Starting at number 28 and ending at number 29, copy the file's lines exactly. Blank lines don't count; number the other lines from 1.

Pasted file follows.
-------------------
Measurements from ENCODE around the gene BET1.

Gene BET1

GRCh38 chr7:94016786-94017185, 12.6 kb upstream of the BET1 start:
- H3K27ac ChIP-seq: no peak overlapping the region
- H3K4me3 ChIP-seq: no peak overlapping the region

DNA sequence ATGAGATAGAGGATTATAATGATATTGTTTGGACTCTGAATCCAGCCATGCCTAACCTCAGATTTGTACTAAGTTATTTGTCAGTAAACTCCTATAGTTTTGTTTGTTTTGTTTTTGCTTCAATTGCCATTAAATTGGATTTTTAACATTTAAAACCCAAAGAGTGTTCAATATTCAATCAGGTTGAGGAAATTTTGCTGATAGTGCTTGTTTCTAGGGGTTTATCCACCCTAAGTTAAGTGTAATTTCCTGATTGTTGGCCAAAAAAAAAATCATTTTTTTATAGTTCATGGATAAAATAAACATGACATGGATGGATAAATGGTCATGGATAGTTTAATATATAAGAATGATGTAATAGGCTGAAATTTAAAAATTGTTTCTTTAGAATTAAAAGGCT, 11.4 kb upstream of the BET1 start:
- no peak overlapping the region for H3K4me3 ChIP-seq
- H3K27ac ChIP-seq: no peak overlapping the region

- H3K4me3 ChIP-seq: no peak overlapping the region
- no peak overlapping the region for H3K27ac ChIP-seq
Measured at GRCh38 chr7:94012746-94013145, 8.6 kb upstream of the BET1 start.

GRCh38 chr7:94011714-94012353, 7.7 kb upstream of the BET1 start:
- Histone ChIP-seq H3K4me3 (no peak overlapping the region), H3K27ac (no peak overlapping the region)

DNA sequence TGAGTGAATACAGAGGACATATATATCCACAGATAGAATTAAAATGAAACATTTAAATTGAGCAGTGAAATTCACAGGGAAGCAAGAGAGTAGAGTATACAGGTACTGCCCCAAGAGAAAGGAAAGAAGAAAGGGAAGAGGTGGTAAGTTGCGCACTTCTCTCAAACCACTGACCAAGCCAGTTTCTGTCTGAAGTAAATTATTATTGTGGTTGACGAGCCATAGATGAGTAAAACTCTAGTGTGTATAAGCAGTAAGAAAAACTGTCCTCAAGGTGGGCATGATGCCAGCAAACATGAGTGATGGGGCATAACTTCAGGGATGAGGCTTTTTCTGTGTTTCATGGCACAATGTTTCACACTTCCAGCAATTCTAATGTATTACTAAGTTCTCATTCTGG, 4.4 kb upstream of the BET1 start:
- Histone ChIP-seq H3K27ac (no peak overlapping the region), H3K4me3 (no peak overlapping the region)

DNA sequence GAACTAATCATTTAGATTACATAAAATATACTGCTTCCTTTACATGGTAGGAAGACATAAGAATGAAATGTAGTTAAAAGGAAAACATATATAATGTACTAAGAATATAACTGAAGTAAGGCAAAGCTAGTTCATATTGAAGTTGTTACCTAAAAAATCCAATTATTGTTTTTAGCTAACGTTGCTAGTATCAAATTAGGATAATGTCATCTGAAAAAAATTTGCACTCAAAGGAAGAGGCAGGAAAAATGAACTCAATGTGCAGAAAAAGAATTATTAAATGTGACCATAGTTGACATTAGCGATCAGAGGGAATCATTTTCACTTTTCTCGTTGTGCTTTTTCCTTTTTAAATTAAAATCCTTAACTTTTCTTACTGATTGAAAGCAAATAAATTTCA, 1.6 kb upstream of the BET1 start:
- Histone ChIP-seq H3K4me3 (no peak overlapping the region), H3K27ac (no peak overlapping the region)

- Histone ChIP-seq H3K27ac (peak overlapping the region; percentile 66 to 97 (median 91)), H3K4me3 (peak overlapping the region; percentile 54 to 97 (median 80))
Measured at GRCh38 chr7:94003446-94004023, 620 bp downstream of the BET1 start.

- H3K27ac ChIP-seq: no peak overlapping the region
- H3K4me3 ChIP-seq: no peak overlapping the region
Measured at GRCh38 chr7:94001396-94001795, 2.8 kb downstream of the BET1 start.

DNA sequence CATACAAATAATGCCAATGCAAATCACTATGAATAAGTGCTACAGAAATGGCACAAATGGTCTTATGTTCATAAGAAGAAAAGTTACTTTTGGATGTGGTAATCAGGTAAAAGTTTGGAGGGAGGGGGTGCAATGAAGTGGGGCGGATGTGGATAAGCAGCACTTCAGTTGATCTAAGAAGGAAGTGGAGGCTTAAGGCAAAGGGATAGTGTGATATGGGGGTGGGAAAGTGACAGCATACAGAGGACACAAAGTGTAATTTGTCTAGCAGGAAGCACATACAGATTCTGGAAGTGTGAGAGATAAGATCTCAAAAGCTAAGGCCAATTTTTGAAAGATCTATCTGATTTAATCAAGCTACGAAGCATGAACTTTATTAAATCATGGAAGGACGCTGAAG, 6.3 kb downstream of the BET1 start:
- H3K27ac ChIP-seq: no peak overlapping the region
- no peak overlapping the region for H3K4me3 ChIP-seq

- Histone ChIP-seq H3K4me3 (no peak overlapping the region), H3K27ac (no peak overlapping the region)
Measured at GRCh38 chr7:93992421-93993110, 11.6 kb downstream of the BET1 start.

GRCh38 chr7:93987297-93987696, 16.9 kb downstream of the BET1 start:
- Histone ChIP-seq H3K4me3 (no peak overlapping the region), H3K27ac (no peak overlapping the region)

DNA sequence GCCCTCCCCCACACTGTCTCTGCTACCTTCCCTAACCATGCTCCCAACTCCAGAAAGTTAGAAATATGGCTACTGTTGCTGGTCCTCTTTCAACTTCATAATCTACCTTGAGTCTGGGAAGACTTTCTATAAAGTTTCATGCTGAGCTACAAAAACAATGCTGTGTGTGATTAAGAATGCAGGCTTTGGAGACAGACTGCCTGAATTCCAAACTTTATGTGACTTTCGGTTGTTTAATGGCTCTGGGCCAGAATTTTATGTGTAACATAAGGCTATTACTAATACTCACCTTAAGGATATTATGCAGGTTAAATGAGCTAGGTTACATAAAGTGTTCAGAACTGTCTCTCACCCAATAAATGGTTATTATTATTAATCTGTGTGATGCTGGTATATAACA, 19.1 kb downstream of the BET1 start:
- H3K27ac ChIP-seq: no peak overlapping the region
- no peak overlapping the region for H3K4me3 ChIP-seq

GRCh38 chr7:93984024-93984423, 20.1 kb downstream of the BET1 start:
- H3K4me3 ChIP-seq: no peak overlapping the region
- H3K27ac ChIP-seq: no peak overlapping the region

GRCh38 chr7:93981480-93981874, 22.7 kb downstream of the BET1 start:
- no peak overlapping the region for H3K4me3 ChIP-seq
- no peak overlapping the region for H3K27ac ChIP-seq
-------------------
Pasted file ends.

GRCh38 chr7:93987297-93987696, 16.9 kb downstream of the BET1 start:
- Histone ChIP-seq H3K4me3 (no peak overlapping the region), H3K27ac (no peak overlapping the region)